Like that collector from yesteryear, I similarly enjoy obtaining a signature on a blank index card when I'm able to. Although it's always nice to have items tailored to the wrestlers themselves signed, an autograph can often truly "pop" all by itself with a blank background. He was not the only collector from his era to do so, and many rare and classic signatures from all levels of celebrity can be found this way.
Before acquiring the lot, one signature jumped out at me above the rest. I gladly would have paid the nominal amount (around $10) that I paid for the whole lot just for this one autograph, but we'll get to that one in a bit. The cards themselves are a bit discolored with age, but the autographs are as crisp as the day that they were signed. Before the age of the Sharpie, ballpoint pen was king. I've occasionally had more modern day wrestlers sign letters in ballpoint, which adds an "old school" feel to the signature.
Names such as Gino Garibaldi, Luigi Scarpa, Len Rossi, Dan Miller, Aldo Venturi, Ted Lewin, and Jose Miguel Perez are a few of the recognizable names included. Many of these stars wrestled for Capitol Wrestling, which of course was promoted by Vincent J. McMahon and eventually became what we now know as WWE. Given that these were obtained in the New Jersey area, it's not much of a stretch to picture the original owner obtaining them just as he had said.
There are three autographs from the collection that I still have not been able to identify. One has always seemed to me that it might be a foreign star, as the writing certainly looks like it may be in another language. The other two are very much like signatures of yesteryear, with distinct styles and flares. I'm sure that one day, browsing wrestling autographs from the past, I'll recognize the same signatures from this collection and finally be able to identify them. If you think that you recognize these three autographs, feel free to drop me a line! That top one sure does look familiar.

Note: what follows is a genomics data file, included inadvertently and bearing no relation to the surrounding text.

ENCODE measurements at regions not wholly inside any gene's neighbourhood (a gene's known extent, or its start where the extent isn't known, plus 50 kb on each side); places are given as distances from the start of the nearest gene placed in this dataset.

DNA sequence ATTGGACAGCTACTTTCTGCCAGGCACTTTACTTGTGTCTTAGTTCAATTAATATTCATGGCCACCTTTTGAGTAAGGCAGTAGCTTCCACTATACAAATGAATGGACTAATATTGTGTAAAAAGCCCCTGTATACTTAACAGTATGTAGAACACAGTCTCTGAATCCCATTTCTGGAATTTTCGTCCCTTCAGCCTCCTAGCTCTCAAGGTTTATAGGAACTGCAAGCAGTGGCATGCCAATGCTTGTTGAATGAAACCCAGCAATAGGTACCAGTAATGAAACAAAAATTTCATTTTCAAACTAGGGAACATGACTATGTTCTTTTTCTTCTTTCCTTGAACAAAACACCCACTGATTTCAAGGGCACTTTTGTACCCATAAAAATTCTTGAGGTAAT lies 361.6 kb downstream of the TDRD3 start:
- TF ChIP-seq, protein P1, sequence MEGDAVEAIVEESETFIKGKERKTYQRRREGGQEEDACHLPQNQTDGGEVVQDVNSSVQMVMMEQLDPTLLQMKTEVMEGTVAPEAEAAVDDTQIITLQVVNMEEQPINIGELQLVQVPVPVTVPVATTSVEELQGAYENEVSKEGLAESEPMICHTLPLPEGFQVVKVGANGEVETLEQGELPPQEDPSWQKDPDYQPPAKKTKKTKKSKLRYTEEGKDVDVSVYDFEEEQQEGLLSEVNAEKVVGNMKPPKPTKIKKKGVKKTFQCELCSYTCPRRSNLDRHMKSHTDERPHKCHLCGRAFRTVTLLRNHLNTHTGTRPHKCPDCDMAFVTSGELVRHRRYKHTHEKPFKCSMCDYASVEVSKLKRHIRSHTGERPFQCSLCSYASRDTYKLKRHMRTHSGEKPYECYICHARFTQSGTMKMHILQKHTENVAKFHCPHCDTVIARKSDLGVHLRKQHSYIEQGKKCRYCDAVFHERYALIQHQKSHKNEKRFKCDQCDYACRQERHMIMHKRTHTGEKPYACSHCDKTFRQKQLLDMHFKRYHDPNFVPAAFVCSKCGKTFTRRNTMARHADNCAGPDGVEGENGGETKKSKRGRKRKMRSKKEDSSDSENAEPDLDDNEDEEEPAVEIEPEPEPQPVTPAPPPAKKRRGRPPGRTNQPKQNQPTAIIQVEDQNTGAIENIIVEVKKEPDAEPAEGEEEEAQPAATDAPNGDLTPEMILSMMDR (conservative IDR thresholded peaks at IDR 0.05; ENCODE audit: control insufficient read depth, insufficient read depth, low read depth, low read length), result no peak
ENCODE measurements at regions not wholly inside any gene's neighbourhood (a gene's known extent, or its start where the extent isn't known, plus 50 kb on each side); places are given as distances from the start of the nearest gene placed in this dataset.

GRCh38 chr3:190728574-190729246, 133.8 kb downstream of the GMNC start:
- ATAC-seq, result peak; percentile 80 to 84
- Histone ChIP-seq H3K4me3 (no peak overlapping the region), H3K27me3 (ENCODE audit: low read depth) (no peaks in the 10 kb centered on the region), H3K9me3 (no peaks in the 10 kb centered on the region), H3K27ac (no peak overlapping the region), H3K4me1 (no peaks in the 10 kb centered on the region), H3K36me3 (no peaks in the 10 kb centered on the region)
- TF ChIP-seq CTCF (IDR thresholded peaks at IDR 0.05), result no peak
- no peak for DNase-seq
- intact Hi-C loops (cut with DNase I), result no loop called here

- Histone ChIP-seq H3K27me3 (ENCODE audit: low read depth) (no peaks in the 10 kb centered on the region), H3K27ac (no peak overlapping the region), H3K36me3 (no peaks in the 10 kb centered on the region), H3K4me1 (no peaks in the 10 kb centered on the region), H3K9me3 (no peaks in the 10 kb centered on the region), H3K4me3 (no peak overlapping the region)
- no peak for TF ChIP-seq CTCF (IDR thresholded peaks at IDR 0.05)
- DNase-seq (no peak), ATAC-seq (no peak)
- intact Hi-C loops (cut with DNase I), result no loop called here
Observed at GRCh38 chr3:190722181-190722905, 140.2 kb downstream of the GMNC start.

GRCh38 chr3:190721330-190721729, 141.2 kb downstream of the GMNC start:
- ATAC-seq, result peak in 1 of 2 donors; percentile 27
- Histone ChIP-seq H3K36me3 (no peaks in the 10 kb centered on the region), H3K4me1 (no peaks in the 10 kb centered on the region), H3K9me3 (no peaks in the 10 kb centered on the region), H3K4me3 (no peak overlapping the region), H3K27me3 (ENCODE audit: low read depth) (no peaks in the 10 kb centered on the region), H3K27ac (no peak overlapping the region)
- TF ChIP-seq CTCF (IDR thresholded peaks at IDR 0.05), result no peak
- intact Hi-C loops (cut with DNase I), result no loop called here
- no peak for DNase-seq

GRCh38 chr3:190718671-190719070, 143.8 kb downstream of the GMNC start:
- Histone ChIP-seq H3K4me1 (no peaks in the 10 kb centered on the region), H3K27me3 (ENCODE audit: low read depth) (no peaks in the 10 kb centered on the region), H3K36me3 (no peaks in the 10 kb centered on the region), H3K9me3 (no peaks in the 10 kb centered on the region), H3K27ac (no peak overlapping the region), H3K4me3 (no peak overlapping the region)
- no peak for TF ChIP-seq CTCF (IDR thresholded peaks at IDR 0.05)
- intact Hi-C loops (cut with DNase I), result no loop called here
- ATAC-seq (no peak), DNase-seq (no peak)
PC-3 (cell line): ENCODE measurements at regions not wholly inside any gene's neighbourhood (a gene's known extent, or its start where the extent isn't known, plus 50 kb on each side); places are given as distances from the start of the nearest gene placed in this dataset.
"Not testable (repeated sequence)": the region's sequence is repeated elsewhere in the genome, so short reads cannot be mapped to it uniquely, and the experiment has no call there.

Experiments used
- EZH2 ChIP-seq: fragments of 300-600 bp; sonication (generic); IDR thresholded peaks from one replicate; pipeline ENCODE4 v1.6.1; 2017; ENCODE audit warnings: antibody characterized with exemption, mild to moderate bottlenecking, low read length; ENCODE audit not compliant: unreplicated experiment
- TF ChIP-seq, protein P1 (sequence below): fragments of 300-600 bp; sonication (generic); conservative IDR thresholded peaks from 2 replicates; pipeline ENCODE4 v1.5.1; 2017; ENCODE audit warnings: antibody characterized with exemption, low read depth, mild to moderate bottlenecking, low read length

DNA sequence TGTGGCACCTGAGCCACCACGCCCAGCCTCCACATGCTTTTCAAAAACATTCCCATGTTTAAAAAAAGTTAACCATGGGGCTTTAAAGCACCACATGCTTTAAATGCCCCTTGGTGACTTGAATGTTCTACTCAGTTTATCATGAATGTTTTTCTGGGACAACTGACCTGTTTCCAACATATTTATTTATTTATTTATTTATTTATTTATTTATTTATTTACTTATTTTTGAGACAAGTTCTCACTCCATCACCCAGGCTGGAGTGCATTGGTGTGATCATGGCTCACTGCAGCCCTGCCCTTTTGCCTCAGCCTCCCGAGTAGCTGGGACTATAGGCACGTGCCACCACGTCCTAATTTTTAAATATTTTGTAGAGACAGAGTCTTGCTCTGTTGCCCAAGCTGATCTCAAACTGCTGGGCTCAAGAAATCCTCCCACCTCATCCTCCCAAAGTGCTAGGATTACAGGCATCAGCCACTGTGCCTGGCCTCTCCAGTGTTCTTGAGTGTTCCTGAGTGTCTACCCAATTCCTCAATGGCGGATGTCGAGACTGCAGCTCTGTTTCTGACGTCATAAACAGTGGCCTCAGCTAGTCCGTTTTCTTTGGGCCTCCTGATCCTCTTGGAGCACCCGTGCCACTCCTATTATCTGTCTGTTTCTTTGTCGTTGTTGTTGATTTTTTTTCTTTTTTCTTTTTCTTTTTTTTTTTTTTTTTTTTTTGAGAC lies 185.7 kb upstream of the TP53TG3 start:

As a heel, Davis likely did not sign too many autographs. With him seemingly wanting to distance himself from wrestling, he does not likely sign many today, either. Although the rarity factor is there, the coolness doesn't end with it. As opposed to "floating" in some portion of the card, Davis takes up the whole thing. A very characteristic "Lotsa Luck" inscription was even added and tops off the bold signature that conveys the "brash and arrogant" character that Bobby Davis was said to bring to the ring.
This little collection is probably one of hundreds of thousands of similar sets of relics. Many have stumbled their way into the hands of collectors who, like myself, will save them for posterity. Others have yet to be found, still waiting in attics and basements waiting to be rediscovered. Who knows what all is out there? It's up to us, the passionate preservationists of the squared circle, to rescue them.